Trouble is brewing on the beautiful Somme estuary, the largest in northern France, over the burgeoning population of seals which are vying with local fishermen over fish stocks.
“Enough is enough,” is the motto of the fishermen who took to the waves last week in protest. Tomorrow, they will hold a public meeting in Le Crotoy at the mouth of the river Somme, where 392 common seals were counted this summer. Some 58 seal pups were born in the reproductive season which runs from May to September.
The seals are a major tourist attraction and are protected by law. But they eat about three kilos of fish per day, as well as destroying fishing nets.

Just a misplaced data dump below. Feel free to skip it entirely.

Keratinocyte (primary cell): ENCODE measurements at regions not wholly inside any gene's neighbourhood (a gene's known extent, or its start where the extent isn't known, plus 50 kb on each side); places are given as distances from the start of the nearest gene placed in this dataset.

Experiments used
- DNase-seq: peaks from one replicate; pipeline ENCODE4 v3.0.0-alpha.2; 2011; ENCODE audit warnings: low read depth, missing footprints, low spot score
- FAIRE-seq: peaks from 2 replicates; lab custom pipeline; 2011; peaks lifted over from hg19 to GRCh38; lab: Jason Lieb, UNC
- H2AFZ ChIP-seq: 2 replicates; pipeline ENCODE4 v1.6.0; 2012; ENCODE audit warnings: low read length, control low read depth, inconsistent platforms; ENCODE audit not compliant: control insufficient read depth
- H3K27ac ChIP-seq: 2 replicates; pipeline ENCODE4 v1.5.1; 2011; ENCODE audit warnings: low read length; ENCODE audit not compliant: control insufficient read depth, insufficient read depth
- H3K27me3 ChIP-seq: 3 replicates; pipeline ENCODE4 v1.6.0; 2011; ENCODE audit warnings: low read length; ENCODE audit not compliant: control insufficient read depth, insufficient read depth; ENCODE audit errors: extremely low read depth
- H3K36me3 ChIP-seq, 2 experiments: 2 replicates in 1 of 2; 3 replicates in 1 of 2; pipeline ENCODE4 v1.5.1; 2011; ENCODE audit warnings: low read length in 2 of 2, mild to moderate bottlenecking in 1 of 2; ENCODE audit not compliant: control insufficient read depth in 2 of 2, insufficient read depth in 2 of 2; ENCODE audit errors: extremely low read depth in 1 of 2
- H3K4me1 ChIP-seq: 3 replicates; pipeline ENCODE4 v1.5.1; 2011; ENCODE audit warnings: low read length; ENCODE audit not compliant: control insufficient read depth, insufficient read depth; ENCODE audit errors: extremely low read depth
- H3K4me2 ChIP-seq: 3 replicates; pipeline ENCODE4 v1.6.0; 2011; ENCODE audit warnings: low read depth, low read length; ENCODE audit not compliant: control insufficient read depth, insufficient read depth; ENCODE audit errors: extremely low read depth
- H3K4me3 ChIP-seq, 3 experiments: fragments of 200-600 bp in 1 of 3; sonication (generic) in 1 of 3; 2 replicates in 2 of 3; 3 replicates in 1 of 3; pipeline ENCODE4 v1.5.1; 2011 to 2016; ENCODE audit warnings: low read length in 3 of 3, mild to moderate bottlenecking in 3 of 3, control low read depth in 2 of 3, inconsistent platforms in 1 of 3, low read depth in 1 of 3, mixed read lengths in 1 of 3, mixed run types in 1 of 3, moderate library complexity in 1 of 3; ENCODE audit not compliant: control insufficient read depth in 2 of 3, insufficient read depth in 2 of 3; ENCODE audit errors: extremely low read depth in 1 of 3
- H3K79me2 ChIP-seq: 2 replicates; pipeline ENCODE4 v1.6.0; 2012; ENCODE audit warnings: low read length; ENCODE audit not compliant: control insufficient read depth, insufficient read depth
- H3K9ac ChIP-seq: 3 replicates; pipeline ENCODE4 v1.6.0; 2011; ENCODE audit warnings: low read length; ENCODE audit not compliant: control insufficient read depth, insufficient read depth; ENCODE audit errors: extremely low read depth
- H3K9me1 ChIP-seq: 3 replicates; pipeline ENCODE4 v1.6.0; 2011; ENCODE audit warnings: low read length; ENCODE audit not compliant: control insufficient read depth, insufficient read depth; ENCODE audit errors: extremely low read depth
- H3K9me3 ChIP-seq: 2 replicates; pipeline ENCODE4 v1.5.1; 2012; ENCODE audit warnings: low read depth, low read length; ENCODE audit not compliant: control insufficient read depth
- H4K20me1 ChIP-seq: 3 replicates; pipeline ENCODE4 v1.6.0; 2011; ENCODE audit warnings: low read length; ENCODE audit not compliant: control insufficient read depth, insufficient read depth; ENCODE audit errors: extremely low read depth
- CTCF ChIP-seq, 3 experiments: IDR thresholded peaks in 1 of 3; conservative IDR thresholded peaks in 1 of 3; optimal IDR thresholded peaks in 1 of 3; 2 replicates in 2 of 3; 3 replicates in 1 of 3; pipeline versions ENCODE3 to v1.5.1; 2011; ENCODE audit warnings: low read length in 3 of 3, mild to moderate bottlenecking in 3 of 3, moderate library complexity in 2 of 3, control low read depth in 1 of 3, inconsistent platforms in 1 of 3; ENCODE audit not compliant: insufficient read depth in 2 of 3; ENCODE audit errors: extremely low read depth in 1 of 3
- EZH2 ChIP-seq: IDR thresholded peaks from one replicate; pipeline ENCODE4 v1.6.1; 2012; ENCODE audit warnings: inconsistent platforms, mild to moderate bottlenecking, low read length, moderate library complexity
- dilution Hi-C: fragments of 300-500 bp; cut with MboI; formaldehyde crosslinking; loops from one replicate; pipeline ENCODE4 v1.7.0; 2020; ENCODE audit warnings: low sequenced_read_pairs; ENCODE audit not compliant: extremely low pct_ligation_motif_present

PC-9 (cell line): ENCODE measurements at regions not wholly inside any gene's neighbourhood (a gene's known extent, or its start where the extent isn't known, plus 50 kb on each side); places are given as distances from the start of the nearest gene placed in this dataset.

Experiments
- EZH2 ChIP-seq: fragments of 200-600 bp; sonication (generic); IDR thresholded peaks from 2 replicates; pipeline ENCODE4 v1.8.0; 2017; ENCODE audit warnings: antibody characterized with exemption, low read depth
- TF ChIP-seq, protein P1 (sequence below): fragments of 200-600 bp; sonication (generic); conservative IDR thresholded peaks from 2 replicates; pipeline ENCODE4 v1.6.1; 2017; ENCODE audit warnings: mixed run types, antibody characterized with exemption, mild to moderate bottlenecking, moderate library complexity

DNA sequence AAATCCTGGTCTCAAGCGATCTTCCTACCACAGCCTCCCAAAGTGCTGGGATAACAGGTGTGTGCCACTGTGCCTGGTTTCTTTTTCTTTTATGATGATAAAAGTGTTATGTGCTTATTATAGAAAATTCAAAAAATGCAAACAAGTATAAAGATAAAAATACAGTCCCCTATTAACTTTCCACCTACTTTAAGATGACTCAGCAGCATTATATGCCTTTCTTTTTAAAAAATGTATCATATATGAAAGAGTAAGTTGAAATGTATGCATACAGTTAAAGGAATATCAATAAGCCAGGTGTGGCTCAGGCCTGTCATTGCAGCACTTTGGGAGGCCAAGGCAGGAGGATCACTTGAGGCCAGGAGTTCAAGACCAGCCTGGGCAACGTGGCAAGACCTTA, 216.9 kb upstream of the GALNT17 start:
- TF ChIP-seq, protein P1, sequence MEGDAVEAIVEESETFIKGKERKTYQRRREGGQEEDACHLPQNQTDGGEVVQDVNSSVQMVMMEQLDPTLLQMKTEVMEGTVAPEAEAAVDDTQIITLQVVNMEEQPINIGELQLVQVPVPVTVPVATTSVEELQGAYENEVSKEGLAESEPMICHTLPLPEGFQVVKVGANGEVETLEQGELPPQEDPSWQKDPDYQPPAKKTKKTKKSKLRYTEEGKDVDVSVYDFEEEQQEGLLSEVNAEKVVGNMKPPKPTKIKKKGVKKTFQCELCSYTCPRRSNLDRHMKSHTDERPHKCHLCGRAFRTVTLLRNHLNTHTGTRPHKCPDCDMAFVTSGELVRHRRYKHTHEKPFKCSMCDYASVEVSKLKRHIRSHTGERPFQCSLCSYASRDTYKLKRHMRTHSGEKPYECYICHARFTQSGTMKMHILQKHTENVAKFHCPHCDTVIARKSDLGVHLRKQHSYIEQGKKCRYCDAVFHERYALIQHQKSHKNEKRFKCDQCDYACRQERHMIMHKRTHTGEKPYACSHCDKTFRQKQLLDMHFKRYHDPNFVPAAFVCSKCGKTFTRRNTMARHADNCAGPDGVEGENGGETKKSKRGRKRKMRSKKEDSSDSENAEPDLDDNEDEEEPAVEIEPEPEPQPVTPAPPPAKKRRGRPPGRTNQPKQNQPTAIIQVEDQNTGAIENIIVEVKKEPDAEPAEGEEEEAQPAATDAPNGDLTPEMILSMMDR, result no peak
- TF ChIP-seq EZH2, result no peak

Fabrice Gosselin, the president of the local fisherman’s association, says the seal population is “over-protected” but wants to find a “fair middle ground”.
He argues that the seal problem is not just French but Europe-wide; the seals swim as far as Scotland. He is calling for quotas before the seal community reaches “catastrophic” levels. “This issue is going to end up in Brussels,” he says.
His association now claims a total of 90,000 members in northern France, and has the support of fishermen from the UK, Norway and Canada.